Sociology and Psychology of Pranks

Blog Posts

The Royal Prank: Unintended Consequences

posted by
Filed under: Legal Issues, Sociology and Psychology of Pranks, You Decide

The Royal Prank: The Story Behind The Worst Radio Stunt In History
by Andrew McMillen
Buzzfeed
Aug. 1, 2013

royalprank-425

When a pair of Australian DJs went viral by prank calling the London hospital treating Kate Middleton last December, they were lionized at home and vilified in the U.K. Then the nurse who answered the phone committed suicide amid the outrage, raising questions about mental health, privacy, and the very definition of a joke. What responsibility do pranksters have to their victims?

April Fool’s! Exploring Pranks and Practical Jokes, WNPR Interview

posted by
Filed under: Sociology and Psychology of Pranks, The History of Pranks, What Makes a Good Prank?, Why Do a Prank?

WNPR News presents “April Fool’s! Exploring Pranks and Practical Jokes“, an hour long radio talk show broadcast April 1, 2014 at 1:00 pm & 8:00 pm EST.

spaghetti_harvest-425

Show features Jeff Pinsker, president of Klutz and VP of Scholastic, Inc.; Martin Wainwright, author of The “Guardian” Book of April Fool’s Day; Tom Mabe, a professional prankster living in Kentucky; and Joey Skaggs, multimedia artist in New York City called The World’s Greatest Hoaxer.

Listen here.

Kumaré: The True Story of a False Prophet

by
Filed under: Pranksters, Sociology and Psychology of Pranks, The Big One

Submitted by Emerson Dameron:

American filmmaker Vikram Gandhi examines gurus and gullibility. In the process, he goes undercover as Kumaré, an enlightened spiritual leader from the East who develops a following in the West. His documentary The True Story of a False Prophet premiers in the US this summer. Read more here.


Movie Trailer:

(more…)

The Artiness of Naughtiness Radio Show

posted by
Filed under: Sociology and Psychology of Pranks, The History of Pranks, The Prank as Art

The Artiness of Naughtiness
BBC Radio
April 1, 2011

Toby Amies discovers how tricksters have turned the poking of fun into an art form.

Produced by Rob Alexander and hosted by Toby Amies, this 30:00 radio show is now available here for listening.

There are pranksters who have been determined to show us our folly all year round and most have philosophical, political and artistic reason to do so… Toby investigates this reasoning behind pranking – discovering why people will risk consequences as serious as prison to make a point or get a laugh. Sometime the motivation behind a prank is not always only a good laugh at someone else’s expense. It can be a very serious business.

The Artiness of Naughtiness

posted by
Filed under: Sociology and Psychology of Pranks, The Prank as Art

Update, April 3, 2011: You can now listen to this 30:00 radio show here on Joey Skaggs’ website.


This radio show, produced by Rob Alexander, hosted by Toby Amies and featuring Joey Skaggs, among others, aired on BBC Radio Friday, April 1 at 11:30 a.m. UK time. You can listen to it on the BBC Radio site until April 7, 2011.


The Artiness of Naughtiness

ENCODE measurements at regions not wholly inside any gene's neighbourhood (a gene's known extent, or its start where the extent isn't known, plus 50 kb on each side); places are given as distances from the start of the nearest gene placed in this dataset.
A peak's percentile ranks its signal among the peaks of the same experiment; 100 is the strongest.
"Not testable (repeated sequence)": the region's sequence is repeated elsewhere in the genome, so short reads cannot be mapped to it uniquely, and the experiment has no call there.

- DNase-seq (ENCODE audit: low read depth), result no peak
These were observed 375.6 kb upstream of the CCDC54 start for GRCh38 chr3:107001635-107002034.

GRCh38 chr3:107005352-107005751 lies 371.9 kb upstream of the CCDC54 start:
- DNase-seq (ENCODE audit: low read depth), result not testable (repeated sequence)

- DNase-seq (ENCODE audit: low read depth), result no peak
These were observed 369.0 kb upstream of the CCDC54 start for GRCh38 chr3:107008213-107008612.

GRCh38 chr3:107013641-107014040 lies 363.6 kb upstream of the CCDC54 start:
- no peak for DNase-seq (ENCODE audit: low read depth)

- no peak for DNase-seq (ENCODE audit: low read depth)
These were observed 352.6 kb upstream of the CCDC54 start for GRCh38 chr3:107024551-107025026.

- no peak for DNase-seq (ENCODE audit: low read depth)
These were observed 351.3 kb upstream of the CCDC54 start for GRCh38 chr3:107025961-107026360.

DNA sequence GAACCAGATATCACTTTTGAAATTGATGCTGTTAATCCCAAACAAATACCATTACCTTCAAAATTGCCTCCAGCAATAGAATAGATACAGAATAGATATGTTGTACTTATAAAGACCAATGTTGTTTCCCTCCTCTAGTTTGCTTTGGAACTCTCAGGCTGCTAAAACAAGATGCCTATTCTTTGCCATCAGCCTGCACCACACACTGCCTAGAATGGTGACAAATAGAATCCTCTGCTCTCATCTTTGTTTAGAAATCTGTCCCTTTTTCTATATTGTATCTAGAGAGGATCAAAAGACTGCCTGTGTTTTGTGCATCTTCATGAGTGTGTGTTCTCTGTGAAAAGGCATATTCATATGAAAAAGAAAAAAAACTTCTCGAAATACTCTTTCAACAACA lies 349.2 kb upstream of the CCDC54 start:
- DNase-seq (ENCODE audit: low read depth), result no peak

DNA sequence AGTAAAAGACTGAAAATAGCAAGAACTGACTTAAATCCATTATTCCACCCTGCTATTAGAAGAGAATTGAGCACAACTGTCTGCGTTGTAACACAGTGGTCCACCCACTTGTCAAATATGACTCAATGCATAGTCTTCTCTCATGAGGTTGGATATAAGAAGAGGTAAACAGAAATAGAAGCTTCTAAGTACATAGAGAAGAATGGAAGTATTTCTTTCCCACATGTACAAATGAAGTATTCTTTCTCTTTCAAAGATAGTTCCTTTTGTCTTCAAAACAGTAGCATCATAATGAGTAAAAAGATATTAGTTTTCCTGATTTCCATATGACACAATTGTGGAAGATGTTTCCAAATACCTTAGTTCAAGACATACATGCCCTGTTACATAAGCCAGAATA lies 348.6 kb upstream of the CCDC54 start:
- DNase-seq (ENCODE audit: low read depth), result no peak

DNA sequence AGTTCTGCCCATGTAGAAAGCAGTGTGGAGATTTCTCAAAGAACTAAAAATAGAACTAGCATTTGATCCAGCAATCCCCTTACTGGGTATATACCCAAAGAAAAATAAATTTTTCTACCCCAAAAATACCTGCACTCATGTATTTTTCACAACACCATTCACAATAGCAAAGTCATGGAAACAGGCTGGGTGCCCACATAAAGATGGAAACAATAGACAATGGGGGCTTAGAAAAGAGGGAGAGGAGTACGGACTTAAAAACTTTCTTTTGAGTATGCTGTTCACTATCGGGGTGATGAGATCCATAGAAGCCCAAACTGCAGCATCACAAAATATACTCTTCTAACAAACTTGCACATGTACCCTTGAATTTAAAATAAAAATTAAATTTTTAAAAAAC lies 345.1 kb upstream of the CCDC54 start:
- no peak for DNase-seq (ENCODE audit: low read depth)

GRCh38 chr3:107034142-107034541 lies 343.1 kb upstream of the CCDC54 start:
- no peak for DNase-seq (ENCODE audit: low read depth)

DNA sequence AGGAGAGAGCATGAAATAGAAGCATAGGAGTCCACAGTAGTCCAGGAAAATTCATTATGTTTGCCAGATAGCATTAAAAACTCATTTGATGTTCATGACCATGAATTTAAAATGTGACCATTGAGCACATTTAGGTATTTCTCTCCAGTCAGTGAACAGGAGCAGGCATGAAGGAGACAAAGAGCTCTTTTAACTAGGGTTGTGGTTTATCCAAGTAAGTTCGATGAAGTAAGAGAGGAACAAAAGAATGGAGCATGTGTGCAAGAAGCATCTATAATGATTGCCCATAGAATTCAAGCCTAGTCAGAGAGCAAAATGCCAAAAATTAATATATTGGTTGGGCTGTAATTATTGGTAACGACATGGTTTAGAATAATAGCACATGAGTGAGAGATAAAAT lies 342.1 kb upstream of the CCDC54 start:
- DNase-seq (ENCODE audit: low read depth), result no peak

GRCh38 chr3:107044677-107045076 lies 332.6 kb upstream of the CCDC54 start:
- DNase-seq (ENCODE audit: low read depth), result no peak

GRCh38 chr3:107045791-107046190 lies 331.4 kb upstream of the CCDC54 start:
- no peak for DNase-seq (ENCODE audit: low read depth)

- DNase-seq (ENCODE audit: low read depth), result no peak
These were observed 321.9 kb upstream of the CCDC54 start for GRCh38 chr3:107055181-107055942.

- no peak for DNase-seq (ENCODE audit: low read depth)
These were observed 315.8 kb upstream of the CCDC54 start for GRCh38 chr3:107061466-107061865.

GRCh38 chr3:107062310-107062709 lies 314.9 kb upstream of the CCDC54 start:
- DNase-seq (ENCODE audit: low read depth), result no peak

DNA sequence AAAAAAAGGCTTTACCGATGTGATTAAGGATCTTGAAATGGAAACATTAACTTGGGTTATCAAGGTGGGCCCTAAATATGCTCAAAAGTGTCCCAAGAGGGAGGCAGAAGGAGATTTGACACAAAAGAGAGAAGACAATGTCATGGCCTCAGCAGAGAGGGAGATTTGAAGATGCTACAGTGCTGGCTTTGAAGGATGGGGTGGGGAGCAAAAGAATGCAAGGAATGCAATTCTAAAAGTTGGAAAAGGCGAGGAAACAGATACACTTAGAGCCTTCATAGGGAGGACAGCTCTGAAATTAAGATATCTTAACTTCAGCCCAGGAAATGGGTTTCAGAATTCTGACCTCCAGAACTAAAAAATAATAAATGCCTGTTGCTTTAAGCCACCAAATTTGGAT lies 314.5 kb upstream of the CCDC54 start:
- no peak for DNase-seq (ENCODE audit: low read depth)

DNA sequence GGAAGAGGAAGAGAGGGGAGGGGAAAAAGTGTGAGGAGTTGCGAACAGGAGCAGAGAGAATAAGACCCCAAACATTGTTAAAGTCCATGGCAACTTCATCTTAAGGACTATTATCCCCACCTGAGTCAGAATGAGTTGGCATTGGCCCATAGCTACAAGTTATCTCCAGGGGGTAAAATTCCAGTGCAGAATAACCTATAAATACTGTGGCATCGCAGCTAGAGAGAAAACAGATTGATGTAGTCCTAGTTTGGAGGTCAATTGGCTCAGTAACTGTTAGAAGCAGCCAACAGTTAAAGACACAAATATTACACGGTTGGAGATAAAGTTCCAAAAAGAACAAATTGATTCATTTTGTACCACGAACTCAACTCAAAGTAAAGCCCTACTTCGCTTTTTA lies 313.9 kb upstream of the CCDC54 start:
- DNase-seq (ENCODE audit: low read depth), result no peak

Friday 1 April, 2011 at 11:30am on BBC Radio 4

Toby Amies discovers how tricksters have turned the poking of fun into an art form.

What have Jonathon Swift, Orson Welles, Marcel Duchamp, Yoko Ono, Malcolm Mclaren, Jeremy Beadle, and Sacha Baron Cohen got in common? Toby Amies discovers how tricksters and pranksters have turned the poking of fun into an art form.

Pranking is such a part of society, we’ve got a specially sanctioned day of misrule in the calendar. Mark Twain described the 1st of April as “the day we remember what we are the other 364 days of the year”. But for some people April Fool’s day is just not enough; generally opposed to the status quo, they are determined to alter our relationship with reality by forcing us to question its veracity.

There are pranksters who have been determined to show us our folly all year round and most have philosophical, political and artistic reason to do so.

Toby investigates this reasoning behind pranking – discovering why people will risk consequences as serious as prison to make a point or get a laugh. Sometime the motivation behind a prank is not always only a good laugh at someone else’s expense. It can be a very serious business.

Toby draws a wobbly line from the court jester to the hoaxes of Swift and Welles to Yves Klein to the playful Marxism[!] of Debord and the Situationsists, through to the commercial modern pranking industry and the work of Sacha Baron Cohen, Improv Everywhere, Jeremy Beadle and America’s king of the prank, Joey Skaggs.

A Pier Production for BBC Radio 4

Maxim Declares the Golden Age of the Prank

posted by
Filed under: Pranksters, Sociology and Psychology of Pranks

The Art of the Prank
by Spencer Morgan
Maxim.com
June 29, 2009

From coast to coast, intrepid bands of merrymakers are staging hoaxes, stunts, and practical jokes like never before. Welcome to the Golden Age of the Prank.

aert-of-prank-borat_articleThis is for participants only,” announces a heavily bundled Charlie Todd through his trusty gray bullhorn. “If you didn’t come to take your pants off today, you’re in the wrong spot.” It’s a frigid January afternoon in New York City’s Foley Square, and hundreds of fearless pranksters are braving the elements to get together and shed their trousers for the eighth annual “No Pants! Subway Ride.”